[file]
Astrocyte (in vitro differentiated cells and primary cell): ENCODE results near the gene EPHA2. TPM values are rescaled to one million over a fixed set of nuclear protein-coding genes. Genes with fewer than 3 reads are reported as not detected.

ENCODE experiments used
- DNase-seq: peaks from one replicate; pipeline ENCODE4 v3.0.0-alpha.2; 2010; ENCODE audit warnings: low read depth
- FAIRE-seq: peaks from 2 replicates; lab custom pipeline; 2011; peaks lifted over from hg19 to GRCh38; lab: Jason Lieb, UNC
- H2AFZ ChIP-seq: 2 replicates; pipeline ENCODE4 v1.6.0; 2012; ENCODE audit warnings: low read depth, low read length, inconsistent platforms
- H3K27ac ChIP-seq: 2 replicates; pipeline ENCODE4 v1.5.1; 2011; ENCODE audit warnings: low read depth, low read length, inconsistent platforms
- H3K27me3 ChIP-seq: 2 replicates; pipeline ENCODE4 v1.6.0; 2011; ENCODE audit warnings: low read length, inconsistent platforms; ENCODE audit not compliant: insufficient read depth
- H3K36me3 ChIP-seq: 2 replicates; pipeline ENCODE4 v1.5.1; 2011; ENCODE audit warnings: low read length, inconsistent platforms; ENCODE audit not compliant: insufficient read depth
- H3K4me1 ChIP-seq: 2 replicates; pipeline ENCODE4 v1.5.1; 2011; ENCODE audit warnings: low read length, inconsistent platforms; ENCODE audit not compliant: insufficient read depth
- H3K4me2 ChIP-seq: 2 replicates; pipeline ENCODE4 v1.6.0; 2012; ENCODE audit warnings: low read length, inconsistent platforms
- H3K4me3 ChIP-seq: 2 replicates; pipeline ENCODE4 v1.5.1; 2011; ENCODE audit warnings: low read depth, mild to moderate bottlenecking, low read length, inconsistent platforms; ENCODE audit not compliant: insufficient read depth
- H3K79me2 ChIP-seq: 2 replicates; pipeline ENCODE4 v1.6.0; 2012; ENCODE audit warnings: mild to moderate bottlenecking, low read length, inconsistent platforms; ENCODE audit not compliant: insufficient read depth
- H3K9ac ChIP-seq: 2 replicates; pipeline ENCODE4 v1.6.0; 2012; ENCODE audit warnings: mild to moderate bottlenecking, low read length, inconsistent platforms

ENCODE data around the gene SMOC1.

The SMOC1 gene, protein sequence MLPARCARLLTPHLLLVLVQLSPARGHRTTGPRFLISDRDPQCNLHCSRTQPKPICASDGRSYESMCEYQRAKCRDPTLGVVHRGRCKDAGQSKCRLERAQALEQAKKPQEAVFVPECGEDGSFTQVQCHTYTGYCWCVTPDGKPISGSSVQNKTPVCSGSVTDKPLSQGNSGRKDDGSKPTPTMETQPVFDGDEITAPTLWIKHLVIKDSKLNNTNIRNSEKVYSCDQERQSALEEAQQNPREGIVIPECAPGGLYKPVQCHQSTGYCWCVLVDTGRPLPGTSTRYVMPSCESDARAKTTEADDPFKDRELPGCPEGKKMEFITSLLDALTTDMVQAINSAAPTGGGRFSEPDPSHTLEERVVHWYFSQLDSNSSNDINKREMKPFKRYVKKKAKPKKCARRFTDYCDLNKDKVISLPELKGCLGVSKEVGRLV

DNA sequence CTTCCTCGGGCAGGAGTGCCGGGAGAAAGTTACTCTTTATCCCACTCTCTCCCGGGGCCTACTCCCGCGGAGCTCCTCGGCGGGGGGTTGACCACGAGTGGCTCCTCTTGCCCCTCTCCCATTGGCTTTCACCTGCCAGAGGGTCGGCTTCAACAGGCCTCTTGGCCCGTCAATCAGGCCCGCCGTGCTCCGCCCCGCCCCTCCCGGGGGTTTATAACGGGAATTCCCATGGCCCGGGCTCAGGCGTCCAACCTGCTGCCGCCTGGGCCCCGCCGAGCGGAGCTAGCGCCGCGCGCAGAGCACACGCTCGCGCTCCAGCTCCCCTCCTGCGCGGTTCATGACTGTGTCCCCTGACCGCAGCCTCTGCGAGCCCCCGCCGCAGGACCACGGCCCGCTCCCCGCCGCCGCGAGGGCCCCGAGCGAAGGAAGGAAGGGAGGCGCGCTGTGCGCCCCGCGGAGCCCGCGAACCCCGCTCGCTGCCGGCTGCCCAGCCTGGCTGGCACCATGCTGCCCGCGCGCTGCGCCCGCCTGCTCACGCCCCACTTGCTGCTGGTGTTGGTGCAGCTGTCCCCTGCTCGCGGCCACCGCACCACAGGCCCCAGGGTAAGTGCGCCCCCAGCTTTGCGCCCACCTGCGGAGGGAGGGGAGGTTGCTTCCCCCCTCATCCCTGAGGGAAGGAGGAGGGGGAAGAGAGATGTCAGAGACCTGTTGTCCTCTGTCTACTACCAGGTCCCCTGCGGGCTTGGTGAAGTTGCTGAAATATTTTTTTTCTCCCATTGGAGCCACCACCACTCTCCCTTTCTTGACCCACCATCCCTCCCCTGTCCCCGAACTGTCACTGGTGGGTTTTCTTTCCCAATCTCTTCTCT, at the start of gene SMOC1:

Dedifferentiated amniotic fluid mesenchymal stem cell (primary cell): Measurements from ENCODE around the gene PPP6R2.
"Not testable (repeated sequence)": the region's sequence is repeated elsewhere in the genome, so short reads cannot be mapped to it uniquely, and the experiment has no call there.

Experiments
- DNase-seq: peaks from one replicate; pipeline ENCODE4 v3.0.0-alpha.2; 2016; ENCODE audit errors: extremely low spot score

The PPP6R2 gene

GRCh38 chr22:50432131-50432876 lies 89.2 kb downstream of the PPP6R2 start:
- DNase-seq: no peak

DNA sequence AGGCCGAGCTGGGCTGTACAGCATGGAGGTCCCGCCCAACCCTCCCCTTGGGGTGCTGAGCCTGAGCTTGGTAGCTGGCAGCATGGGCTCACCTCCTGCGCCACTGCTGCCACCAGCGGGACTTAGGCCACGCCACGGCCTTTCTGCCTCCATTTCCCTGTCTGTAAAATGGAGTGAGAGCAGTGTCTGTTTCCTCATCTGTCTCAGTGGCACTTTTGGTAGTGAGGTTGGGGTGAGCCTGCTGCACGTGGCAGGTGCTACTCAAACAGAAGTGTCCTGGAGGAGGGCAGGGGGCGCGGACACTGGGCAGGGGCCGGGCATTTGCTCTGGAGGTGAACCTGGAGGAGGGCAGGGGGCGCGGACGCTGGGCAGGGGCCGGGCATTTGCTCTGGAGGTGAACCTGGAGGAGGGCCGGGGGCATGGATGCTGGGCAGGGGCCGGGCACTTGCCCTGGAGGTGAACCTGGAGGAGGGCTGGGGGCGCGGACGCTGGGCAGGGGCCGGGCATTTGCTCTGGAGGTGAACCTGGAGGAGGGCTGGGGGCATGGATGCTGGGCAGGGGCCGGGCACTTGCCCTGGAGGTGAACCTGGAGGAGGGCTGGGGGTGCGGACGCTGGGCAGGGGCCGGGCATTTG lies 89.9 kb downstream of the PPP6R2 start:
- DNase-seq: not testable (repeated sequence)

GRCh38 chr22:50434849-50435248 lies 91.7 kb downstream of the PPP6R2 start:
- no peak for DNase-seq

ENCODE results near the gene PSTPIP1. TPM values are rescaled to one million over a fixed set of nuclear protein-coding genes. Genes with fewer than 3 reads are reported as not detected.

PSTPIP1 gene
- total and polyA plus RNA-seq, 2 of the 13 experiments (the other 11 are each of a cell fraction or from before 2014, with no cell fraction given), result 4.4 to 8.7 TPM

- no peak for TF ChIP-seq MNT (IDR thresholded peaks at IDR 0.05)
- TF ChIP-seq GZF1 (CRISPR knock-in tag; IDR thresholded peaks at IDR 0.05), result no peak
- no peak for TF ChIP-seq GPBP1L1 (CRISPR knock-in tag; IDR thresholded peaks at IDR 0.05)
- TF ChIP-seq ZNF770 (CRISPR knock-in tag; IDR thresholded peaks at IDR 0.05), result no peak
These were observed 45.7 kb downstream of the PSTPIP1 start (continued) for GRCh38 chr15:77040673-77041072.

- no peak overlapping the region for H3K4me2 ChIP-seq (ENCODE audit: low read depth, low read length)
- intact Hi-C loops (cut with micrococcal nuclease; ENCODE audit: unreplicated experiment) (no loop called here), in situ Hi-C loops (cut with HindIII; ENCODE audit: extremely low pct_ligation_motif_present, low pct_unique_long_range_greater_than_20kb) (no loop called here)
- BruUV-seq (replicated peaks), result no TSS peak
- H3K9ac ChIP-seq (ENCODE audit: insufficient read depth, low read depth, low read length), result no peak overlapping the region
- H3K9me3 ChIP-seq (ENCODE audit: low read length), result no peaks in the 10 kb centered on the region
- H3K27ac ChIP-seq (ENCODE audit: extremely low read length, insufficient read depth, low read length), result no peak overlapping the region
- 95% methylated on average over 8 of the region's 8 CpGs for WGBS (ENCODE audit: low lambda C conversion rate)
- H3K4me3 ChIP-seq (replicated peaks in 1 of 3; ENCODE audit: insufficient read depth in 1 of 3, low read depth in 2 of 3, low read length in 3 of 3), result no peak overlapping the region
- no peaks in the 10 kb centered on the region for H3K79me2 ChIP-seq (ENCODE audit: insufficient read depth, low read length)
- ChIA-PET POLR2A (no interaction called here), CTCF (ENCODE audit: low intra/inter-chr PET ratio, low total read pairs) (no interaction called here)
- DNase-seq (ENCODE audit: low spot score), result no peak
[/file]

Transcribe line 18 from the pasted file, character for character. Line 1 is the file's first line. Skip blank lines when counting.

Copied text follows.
"Not testable (repeated sequence)": the region's sequence is repeated elsewhere in the genome, so short reads cannot be mapped to it uniquely, and the experiment has no call there.